Once the optical properties of the stepper have been defined, a physics based optical solver is invoked to calculate local photoresist exposure intensities. When the mask is exposed to the light source, an optical intensity pattern is created.  The spacial optical intensity pattern will approximately vary between full intensity exposure in the middle of large clear areas of the mask, and near zero intensity in large opaque areas of the mask.  The local spacial intensity is represented by a coefficient that varies between zero and unity to represent these two extremes of photoresist exposure intensity.  Near the edges of mask patterns, a contoured map of the spacial variance in intensity coefficient is formed as a result of diffraction and interference patterns. An example of a spacial intensity coefficient pattern is shown in Figure 2, in this case it is the spacial intensity pattern resulting from exposure to the gate mask, shown on the left.


Figure 2. A gate mask and it’s resulting intensity coefficient map during photoresist exposure in the stepper.


After the photoresist exposure stage, the third stage is pattern development. In order to emulate variances in photoresist development conditions, e.g. over or under exposure time, bake times, development solution concentration etc., the user can choose the level of exposure which will define the final photoresist contour.  Figure 3 shows the final etch shape after development of the photoresist at a development threshold of a 40% (0.4) reduction relative to maximum exposure.


Figure 3. Final photoresist mask shape after photolithography simulation.


Now the new mask shape after photolithography simulation has been defined, the angled etch of the polysilicon gate layer can proceed.  A typical etch angle of 87 degrees from horizontal was used to produce the final polysilicon gate layer shown in Figure 4.

Figure 4. Polysilicon gate layer after photolithography simulation and an angled etch of 87 degrees.


Using the process steps described above, a realistic and complex cell can be created, as shown back in Figure 1.  Once we have the structure, it can be loaded back into Clever for interconnect resistance and capacitance field solving to obtain the resistance and capacitance parasitics, which are then back annotated onto the extracted active Spice netlist, also extracted by Clever.  The few and simple syntax lines required for the complete RC parasitic calculations and automated back annotation are shown in Figure 5.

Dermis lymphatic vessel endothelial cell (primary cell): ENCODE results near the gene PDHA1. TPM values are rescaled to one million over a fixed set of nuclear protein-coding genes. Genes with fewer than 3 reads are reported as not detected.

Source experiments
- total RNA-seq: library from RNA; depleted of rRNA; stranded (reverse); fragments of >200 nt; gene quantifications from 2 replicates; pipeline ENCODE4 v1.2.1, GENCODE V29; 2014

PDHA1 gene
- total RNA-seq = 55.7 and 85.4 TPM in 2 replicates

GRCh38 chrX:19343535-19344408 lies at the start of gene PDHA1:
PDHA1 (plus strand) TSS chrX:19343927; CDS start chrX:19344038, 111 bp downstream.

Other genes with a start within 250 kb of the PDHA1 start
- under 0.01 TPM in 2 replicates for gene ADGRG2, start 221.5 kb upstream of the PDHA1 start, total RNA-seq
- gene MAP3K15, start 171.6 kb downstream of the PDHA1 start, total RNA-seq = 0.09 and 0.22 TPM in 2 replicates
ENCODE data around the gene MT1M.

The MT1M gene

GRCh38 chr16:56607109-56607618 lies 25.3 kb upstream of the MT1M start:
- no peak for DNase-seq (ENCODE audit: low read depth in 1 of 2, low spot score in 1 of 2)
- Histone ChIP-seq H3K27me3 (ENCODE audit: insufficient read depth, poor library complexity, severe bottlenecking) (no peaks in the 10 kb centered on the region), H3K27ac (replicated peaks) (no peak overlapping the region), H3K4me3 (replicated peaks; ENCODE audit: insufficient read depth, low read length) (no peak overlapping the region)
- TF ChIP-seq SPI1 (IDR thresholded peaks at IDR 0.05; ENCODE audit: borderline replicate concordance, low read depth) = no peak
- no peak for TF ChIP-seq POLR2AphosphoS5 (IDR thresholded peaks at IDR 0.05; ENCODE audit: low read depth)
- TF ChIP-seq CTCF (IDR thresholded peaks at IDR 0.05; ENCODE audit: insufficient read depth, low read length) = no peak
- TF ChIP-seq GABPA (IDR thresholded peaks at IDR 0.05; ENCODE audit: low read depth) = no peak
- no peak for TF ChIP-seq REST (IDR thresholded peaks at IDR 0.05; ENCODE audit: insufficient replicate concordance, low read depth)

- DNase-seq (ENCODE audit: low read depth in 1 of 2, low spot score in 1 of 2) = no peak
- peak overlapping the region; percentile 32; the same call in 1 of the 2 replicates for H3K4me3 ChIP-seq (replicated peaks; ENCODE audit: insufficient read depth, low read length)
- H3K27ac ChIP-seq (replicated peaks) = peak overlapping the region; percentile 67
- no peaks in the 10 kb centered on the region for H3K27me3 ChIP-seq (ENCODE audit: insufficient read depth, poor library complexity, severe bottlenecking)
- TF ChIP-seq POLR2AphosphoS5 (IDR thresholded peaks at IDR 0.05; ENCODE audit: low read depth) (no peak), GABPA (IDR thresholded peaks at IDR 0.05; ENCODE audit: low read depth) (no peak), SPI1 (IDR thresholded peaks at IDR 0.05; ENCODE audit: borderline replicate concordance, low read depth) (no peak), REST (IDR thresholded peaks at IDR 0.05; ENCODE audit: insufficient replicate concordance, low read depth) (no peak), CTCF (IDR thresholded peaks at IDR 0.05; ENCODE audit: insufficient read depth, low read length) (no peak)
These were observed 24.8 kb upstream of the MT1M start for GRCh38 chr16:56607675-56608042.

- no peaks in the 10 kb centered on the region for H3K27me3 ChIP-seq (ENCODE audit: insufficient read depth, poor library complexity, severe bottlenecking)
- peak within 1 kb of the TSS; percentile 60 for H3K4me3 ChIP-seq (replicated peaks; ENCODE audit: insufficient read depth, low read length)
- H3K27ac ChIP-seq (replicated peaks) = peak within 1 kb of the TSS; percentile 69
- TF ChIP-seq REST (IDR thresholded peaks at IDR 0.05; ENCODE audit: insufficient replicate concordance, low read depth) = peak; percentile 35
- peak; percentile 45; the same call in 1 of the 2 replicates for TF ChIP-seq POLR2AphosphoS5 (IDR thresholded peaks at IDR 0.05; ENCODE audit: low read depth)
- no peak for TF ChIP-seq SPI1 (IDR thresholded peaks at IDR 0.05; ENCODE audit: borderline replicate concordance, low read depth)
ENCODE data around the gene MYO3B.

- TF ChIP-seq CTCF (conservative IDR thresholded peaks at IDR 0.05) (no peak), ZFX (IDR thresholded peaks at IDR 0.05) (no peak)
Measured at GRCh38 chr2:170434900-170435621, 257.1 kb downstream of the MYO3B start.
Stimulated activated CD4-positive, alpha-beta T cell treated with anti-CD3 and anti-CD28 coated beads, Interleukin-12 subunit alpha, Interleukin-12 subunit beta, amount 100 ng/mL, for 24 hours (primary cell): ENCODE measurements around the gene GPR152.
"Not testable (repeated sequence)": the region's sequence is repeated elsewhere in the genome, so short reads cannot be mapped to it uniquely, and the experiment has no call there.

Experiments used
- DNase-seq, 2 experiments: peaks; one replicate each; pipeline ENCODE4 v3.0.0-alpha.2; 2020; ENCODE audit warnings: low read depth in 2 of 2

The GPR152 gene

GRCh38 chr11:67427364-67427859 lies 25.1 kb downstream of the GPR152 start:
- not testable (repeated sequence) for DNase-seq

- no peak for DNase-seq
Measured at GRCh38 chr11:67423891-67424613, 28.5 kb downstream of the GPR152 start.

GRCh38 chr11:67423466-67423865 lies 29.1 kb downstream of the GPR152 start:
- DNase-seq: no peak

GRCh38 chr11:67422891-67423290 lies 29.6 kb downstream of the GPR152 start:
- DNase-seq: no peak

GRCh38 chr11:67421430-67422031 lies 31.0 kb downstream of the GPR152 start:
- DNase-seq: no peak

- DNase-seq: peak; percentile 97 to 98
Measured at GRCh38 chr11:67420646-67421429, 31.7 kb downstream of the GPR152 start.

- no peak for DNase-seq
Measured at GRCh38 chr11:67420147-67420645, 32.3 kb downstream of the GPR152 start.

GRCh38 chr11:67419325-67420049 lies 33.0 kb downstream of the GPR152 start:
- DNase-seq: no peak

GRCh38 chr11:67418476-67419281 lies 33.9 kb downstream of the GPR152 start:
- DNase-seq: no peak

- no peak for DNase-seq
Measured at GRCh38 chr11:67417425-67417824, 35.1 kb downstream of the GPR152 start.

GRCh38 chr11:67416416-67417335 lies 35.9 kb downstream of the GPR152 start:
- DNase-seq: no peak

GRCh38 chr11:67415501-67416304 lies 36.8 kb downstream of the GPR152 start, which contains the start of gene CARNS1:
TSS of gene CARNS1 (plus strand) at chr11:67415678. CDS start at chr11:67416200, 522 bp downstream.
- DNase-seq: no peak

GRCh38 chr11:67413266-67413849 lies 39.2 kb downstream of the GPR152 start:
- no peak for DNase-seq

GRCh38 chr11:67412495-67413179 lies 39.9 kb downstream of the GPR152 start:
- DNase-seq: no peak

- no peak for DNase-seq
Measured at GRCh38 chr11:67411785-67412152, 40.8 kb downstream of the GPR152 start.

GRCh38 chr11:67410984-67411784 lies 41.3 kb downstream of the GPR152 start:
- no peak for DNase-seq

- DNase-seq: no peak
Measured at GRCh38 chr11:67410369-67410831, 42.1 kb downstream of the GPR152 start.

Figure 5. Syntax for RC Parasitic extraction and automatic back annotation.

To briefly review the extraction and back annotation syntax, the active netlist is extracted in the “init” statement, by loading of the layout and rule files (clex17_0.lay and clex17.lmp respectively) and the Victory Process created structure (clex17.str) is also loaded.  The two “Material” statement lines define some properties of the materials in the structure, which can be changed from their default values.  The “GateOx” material is assigned an un-physically low value of relative permittivity (0.01) in order to remove this gate capacitance from the net list, since this capacitance is already taken care of in the Spice model card of the active devices.   Finally, all parasitic RC calculations and automated back annotation onto the active Spice net list, are taken care of by the “Interconnect” statement, which requests 5% accuracy for both resistance and capacitance calculations.  The new netlist (active with parasitics) is saved into a Spice file called “”.

In summary, therefore, the steps are as follows:

  1. Start Clever to create additional virtual masks required for process simulation
  2. Create the structure using Victory Process